1

So we know coronagraphs are just a circular mask in the center of a telescope to block the sun's bright light and allow our eyes to see into the dark around the sun. But what if this coronagraph could block any bright areas of an image that are too intense for an image sensor to read? The goal would be a bit like an electronic neutral density filter, except it's using a LCD matrix to block bright sections of the incoming image.

I can imagine this possible with a photochromic lens (used in Transition eyeglasses) except divided into a grid of little pixel squares that match with an image sensor.

2
  • 1
    What use case are you thinking would benefit from the effort? Why wouldn’t post processing of multiple images solve that problem? Who would pay for the thing if it existed? Oct 9 '21 at 23:01
  • The problem isn't what the device could do to the image when used, but what it will do when not used (loss of light, of resolution, etc....). Or it has to be removable.
    – xenoid
    Oct 10 '21 at 10:48
3

It doesn't work.

enter image description here

(Source: Wikipedia)

As you can see, the light does not follow a single path from the object to the projected image / camera sensor. Far an in-focus image, we put the object at S1 and the sensor at S2.

We can add another lens and project the image at S2 to a sensor on the other side (e.g. S4). We call the image at S2 an intermediate image.

For a coronagraph, we just add a mask at S2. That only works because the sun and the stars are in focus at the same time.

Usually, we do not have everything in focus, though. Out-of-focus areas will produce circles instead of points at S2, and different circles at S4. So, it is not possible to effectively filter out-of-focus areas at an intermediate image plane.*)

Another problem with such a filter is that the filter's structure is in focus. It will produce nice Moiré patterns when not 100% aligned with the sensor's pixels.

The only place to put this adaptive filter is in the sensor.


*) There is one exception: You can do it for a very small aperture (like a pinhole camera), because there is essentially only one path from any point of the object to the sensor. But the image will be so dark already that you won't need any more darkening. Otherwise you'd need something like holographic technology.

4
  • 1
    That's true, at least for a simple lens, but an intermediate image plane would fix this problem. Camera lenses might not use them, but microscopes do
    – Chris H
    Oct 25 '21 at 15:19
  • @ChrisH I suspect that a filter at an intermediate image plane will not work for out-of-focus areas of the picture.
    – user24582
    Oct 26 '21 at 12:03
  • Now that's an interesting thought. Probably not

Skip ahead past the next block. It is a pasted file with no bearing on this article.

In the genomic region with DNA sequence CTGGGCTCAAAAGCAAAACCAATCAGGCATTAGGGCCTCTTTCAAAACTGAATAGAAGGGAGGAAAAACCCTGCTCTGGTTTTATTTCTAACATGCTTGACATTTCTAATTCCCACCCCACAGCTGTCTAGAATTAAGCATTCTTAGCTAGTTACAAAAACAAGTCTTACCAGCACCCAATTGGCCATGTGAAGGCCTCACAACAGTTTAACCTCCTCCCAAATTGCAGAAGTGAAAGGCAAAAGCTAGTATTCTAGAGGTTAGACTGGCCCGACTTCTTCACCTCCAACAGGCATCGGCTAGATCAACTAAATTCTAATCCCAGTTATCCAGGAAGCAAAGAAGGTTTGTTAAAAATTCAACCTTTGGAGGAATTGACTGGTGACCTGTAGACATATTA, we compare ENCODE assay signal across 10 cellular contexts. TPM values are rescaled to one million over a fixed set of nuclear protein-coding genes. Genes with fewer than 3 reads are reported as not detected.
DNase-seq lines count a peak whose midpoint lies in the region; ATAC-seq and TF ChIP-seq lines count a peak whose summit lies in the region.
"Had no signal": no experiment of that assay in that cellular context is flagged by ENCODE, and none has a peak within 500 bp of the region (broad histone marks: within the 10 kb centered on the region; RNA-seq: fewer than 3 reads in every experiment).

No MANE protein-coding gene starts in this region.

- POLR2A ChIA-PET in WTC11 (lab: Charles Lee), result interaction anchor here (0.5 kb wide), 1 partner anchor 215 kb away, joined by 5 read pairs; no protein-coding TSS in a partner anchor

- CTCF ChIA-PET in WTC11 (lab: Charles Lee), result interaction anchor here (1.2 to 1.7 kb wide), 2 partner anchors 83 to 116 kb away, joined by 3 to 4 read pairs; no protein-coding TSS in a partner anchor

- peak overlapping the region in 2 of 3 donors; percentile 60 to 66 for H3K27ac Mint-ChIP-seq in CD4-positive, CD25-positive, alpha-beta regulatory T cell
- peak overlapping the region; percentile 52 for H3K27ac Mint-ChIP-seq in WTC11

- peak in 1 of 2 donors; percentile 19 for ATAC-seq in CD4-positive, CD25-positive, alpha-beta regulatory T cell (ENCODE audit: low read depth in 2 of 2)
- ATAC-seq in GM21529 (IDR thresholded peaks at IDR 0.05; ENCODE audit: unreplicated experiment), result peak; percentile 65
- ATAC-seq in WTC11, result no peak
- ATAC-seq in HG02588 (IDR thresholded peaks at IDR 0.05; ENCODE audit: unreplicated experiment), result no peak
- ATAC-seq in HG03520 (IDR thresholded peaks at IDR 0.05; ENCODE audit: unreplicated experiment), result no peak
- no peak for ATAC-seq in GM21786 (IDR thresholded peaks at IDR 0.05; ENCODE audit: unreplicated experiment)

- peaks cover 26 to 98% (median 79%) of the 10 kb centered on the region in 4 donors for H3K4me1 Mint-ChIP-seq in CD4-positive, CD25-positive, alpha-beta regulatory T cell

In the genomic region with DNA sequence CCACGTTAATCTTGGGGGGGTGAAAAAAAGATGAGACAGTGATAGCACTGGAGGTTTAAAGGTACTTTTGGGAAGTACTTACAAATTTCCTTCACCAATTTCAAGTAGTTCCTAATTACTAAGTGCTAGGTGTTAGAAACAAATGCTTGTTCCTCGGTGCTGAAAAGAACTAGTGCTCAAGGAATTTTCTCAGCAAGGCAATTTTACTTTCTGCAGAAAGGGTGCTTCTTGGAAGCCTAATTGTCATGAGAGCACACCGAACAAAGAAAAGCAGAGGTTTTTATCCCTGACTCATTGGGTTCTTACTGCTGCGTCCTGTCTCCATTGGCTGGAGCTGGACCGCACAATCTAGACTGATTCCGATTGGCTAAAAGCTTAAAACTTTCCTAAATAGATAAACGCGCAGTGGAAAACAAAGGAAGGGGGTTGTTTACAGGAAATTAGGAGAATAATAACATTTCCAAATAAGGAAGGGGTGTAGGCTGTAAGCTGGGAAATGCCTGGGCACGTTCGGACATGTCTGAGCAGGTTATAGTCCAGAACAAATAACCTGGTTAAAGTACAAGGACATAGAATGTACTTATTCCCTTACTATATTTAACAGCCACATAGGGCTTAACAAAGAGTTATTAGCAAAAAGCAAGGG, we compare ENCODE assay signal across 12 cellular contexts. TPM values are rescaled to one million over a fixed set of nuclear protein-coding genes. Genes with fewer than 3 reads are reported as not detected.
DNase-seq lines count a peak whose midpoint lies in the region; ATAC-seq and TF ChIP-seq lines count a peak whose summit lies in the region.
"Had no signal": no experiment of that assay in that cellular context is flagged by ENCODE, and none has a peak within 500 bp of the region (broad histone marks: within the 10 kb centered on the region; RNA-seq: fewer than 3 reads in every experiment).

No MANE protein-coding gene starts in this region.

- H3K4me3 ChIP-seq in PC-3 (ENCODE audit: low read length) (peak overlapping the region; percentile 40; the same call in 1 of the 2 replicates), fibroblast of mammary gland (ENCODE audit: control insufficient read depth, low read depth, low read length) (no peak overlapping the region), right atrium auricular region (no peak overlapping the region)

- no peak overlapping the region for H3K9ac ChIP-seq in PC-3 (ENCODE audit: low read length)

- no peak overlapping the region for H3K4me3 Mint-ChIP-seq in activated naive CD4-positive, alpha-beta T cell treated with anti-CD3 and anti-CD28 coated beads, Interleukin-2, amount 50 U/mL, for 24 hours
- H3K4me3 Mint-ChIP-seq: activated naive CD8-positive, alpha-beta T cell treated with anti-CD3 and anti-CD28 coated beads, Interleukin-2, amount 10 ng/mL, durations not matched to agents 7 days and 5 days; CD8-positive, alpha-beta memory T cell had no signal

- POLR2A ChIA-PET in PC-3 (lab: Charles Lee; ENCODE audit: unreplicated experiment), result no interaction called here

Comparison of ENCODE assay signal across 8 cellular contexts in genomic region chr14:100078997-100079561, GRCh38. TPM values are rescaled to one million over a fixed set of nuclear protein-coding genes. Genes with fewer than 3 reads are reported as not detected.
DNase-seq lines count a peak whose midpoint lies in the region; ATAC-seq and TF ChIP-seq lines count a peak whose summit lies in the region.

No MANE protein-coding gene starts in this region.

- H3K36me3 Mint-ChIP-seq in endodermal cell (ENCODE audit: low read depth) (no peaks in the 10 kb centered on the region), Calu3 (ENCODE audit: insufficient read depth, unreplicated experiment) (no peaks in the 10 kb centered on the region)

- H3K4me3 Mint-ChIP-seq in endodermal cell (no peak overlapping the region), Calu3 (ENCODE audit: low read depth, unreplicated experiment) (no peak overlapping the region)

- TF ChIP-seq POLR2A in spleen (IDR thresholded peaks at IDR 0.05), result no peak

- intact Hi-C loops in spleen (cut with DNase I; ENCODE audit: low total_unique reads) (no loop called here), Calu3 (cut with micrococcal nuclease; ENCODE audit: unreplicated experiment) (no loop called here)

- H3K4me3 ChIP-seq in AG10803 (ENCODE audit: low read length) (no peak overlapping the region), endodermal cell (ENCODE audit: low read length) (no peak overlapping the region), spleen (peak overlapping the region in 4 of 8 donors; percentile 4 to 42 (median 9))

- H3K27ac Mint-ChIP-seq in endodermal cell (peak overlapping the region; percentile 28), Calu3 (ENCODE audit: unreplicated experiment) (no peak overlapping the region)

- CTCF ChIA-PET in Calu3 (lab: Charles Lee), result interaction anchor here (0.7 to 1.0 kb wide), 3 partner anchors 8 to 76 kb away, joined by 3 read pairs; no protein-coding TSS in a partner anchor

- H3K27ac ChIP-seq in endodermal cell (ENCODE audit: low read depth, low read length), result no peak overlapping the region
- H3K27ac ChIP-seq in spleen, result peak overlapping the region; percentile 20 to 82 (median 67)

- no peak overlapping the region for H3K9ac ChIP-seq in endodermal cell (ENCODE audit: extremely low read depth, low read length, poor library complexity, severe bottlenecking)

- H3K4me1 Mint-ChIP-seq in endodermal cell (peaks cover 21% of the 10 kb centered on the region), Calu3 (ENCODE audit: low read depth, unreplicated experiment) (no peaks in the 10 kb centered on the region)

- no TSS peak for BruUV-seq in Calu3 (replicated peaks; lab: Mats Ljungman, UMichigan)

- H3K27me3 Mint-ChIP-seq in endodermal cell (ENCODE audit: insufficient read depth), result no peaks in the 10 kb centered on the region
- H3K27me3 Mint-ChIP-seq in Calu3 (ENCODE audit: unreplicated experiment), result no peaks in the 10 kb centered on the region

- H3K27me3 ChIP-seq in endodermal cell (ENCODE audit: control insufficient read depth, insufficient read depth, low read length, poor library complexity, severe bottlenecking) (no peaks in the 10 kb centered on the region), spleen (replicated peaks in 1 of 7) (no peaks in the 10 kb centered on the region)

– Chris H
    Oct 26 '21 at 15:37
  • 1
    Edited answer to include intermediate image planes.
    – user24582
    Oct 28 '21 at 8:41
1

This doesn't currently exist on the public market. I can see what you're saying, and it's certainly an interesting proposition.

Currently, when we want to capture an image that uses exposure ranges too great for the camera, the normal solution for this is to use some form of HDR photography:

  • Mobile phones have HDR modes built in.
  • Most DSLR's have an AEB (Auto Bracketing) Mode that takes more then one photo at different exposures.
  • In manual mode we can bracket photos using exposure compensation.
  • In video, we shoot 'flat' to decrease contrast and give us a wider exposure range to edit with in post.

These bracketed photos can be merged using the HDR tool in Photoshop, or you could custom merge them using blend modes and masks to get the result you want.

What I'm trying to say is that we already have ways to achieve the same result as your idea, using tools that are already widely available. I'm not sure if there would be much interest for a custom tool to do what you propose as it has such a specific use case.

As per the comments on the post, it could also be detrimental to photos - if it wasn't used, will it decrease quality, darken the photo or change the refraction of light through this tool?

Another thing to think about, is that for this tool to work correctly, it would have to have a live output from the camera LCD to know exactly what parts to darken and lighten. If your tool is any distance away from the sensor, it will be difficult for it to know exactly where the light is hitting the sensor, so it will have to read this from the camera itself. And then how does it work out how much to modify light?

Might be opening a can of worms. If you've got an idea, go ahead and give it a go :) But realistically I think most photographers would stick with what they have until it becomes mainstream and/or manufacturers develop and offer it.

Your Answer

By clicking “Post Your Answer”, you agree to our terms of service, privacy policy and cookie policy

Not the answer you're looking for? Browse other questions tagged or ask your own question.